Afterwards he explained to me that my neck was the worse he had ever seen and that I was very fortunate I got in before I was paralyzed from the condition of my spine. He explained that all the way from C-2 to 7 was bone on bone and there was virtually no cushion between my vertebra and the disk were in such bad shape it was hard to find a place to secure the plates. He had to remove the work done in the previous surgery and fuse the entire area as well as replace disk material.
He informed me that my neck did not appear to be from natural deterioration but rather from a combination of repeated injuries I had sustained and that he even found one of the vertebra that had a minor fracture in it that appeared old but he was surprised that I had managed to survive all of the injuries without being in so much pain that I would have gotten someone to look at it.
I told him then that I was so use to FM pain that I had just considered it another element of that. I have healed well since the surgery, it did relieve many of my neck pains and before the surgery I could not get my arms up over my shoulders, that has been relieved and within days I was lifting my arms all the way up.
I apologize for the length of my message, but my point was that anyone with FM or the related disorders need to be very careful that they don’t take pain for granted. It may or may not be caused by FM and all pain symptoms need to be checked closely and if you’re not satisfied with what you’re told, go ask someone else because even today there are many doctors out there who seem to take FM for granted. Believe me if it had not been for a caring nurse in my case I might have been paralyzed for life or dead.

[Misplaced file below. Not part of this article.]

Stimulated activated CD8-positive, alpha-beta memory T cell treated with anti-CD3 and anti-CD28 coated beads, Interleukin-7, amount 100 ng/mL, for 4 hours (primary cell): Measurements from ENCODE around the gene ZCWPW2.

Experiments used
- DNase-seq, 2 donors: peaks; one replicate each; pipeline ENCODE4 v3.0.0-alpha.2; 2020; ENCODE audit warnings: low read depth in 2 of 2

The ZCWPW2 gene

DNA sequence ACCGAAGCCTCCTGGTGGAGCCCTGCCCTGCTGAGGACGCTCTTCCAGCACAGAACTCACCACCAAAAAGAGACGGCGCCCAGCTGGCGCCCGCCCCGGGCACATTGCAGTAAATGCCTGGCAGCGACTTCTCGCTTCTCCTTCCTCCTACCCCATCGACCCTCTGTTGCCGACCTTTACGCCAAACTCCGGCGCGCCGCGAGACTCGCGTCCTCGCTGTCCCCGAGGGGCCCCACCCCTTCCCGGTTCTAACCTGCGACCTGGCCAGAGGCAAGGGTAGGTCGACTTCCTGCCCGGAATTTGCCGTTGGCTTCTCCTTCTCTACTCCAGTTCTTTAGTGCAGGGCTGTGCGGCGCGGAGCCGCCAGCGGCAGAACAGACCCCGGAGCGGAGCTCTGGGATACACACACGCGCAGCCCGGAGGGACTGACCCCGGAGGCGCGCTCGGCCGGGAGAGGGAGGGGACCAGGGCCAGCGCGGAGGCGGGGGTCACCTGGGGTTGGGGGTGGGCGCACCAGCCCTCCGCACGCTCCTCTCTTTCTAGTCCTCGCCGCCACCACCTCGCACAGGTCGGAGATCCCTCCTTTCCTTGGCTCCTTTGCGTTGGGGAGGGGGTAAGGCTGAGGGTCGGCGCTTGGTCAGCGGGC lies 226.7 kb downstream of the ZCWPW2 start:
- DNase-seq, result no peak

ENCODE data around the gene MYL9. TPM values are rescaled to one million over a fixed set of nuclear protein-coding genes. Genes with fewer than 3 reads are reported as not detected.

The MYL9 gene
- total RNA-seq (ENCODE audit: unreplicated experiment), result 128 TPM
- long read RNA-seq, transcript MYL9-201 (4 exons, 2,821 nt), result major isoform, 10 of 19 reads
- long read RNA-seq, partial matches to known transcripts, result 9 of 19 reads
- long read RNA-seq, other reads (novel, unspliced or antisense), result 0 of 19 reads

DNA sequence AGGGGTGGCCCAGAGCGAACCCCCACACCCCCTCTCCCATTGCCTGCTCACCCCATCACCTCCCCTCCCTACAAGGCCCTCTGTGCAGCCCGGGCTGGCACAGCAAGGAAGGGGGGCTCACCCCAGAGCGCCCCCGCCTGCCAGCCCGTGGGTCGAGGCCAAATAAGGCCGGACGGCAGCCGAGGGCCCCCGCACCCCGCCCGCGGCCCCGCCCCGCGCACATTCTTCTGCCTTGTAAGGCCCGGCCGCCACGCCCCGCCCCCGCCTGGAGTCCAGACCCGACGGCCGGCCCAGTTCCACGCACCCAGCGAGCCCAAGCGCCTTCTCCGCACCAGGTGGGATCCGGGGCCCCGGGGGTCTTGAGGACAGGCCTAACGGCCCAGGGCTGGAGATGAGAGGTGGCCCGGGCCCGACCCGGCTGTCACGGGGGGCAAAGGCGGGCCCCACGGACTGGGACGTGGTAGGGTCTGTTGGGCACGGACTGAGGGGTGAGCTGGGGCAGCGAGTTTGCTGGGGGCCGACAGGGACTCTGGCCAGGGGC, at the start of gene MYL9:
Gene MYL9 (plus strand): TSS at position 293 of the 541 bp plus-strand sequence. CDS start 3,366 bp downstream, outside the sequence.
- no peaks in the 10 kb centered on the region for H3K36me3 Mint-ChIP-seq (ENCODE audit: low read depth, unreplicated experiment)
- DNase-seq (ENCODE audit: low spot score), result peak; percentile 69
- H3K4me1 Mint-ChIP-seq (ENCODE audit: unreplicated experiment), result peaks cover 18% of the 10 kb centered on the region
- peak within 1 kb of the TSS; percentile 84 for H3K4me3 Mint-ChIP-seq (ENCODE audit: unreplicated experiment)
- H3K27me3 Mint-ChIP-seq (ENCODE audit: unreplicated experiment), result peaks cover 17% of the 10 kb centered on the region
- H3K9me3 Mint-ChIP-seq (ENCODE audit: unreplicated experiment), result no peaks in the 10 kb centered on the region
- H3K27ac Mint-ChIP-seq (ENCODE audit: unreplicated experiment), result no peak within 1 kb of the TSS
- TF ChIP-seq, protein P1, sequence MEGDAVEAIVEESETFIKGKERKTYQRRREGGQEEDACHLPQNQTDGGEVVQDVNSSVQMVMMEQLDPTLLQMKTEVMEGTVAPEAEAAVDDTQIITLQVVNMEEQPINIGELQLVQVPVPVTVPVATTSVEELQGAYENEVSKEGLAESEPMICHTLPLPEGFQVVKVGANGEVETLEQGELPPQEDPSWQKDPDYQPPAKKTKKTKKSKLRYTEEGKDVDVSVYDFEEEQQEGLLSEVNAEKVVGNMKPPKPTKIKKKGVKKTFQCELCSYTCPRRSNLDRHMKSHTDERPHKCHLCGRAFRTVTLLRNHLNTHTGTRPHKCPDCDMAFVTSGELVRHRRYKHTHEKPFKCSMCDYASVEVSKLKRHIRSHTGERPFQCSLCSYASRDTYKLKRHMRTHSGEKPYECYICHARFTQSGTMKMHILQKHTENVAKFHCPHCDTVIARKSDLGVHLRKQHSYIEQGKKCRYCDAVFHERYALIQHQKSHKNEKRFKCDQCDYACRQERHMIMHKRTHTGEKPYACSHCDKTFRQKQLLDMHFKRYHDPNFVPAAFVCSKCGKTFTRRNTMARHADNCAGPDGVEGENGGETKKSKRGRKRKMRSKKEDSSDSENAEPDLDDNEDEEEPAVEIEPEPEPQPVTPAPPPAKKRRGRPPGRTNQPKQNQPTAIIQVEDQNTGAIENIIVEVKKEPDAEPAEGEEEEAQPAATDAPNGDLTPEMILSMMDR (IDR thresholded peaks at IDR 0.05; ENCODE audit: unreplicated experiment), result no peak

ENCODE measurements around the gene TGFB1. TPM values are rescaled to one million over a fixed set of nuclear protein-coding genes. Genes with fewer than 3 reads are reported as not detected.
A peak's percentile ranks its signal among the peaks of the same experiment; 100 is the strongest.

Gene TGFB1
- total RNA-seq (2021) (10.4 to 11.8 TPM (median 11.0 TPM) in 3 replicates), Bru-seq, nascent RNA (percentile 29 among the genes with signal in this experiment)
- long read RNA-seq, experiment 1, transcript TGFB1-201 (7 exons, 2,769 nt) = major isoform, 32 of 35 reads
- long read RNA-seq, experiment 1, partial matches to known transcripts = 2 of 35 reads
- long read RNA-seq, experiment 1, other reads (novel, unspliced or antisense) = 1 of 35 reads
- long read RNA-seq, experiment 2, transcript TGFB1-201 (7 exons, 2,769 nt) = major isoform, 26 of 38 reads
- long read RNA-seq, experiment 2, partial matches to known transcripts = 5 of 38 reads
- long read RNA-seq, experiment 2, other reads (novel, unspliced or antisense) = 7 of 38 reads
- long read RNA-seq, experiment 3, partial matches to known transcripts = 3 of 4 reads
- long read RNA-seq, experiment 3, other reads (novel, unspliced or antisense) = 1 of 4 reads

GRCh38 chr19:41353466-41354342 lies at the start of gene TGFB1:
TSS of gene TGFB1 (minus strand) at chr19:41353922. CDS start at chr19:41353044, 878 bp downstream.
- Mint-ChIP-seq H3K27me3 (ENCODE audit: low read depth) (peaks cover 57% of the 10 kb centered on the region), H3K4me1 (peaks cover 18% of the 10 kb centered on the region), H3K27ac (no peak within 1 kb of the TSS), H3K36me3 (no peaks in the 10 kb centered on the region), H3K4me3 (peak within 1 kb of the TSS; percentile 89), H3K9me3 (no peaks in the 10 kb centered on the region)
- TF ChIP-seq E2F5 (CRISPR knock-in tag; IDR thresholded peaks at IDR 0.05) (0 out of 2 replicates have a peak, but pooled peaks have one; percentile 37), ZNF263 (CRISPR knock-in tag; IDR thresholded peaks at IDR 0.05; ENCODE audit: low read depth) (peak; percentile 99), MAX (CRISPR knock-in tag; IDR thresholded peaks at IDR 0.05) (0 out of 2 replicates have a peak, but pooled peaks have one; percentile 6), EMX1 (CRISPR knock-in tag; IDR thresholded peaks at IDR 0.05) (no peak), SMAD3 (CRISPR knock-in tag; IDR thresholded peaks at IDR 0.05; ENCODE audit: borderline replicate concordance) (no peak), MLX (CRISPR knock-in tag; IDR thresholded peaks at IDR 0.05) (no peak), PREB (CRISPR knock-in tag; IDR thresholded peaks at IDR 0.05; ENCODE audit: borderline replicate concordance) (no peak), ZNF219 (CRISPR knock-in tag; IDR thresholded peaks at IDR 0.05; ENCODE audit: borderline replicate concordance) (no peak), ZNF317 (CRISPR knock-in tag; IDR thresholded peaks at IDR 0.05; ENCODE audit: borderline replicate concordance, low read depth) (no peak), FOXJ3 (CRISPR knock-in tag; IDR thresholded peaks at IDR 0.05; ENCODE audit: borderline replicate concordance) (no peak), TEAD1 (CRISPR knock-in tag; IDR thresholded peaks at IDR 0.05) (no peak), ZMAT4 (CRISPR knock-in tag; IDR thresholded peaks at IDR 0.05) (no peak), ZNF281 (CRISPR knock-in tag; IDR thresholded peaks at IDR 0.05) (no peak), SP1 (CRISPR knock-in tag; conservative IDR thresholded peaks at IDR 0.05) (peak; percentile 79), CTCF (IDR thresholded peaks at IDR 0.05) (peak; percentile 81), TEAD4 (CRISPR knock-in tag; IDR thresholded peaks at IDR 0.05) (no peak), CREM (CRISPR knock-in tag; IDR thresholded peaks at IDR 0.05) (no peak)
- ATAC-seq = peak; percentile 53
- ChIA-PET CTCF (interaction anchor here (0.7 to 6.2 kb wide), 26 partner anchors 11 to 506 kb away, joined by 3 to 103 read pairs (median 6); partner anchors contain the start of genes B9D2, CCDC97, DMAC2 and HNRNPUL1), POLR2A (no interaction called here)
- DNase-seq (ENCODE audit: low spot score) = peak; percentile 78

My FM unfortunately was not relieved in anyway, obviously it was not related to my neck. I am having some terrible times with it now but I am seeing a good pain specialist who I am sure will find some way to give me some relief. Thank you so much Cort for your work with this newsletter.
It was from what I read in here that I was able to describe the relation between the stretching of the nerves in my feet, primarily toes as I climb a ladder or get on my knees with my toes curled under my feet for support as I do some minor work at home and the subsequent related severe pain I get from such activities. The doctor seemed impressed and said she would have to look into that a little closer.
Boy, Jim – you have really been through it! Thanks for your warning. I know someone who went much the same thing you did: she had neck pain that she ascribed to FM but which actually needed surgery.
Good luck with the FM pain 🙂
CRPS and POTS are both currently being investigated by the European Medicines Agency in relation to the HPV vaccines. This safety review was initiated by Danish health agencies after an ‘influx’ of teenage girls were found to have developed autonomic nervous system problems following their HPV vaccination. The Danish team of researchers have not confirmed a causal effect but they have commented in their papers that the girls all presented with a similar constellation of symptoms that didn’t accurately meet a current diagnostic entity, although they have speculated the symptom cluster had an overlap with ME/CFS, Fibromyalgia, POTS, CRPS and orthostatic intolerance was prevalent amongst the girls.